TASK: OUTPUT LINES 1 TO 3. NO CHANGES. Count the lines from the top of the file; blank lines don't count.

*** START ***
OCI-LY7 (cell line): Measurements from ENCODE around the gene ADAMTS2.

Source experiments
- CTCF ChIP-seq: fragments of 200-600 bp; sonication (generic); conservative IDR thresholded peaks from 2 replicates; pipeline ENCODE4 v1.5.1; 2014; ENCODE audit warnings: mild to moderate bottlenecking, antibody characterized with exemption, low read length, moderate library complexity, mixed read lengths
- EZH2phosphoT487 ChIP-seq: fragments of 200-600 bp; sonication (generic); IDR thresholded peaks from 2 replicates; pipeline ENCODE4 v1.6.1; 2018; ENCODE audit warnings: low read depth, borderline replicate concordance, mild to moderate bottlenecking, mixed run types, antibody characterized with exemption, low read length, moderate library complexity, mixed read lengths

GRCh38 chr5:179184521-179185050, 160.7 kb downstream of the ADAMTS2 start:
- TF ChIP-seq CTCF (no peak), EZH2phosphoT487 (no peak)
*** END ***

OCI-LY7 (cell line): Measurements from ENCODE around the gene ADAMTS2.

Source experiments
- CTCF ChIP-seq: fragments of 200-600 bp; sonication (generic); conservative IDR thresholded peaks from 2 replicates; pipeline ENCODE4 v1.5.1; 2014; ENCODE audit warnings: mild to moderate bottlenecking, antibody characterized with exemption, low read length, moderate library complexity, mixed read lengths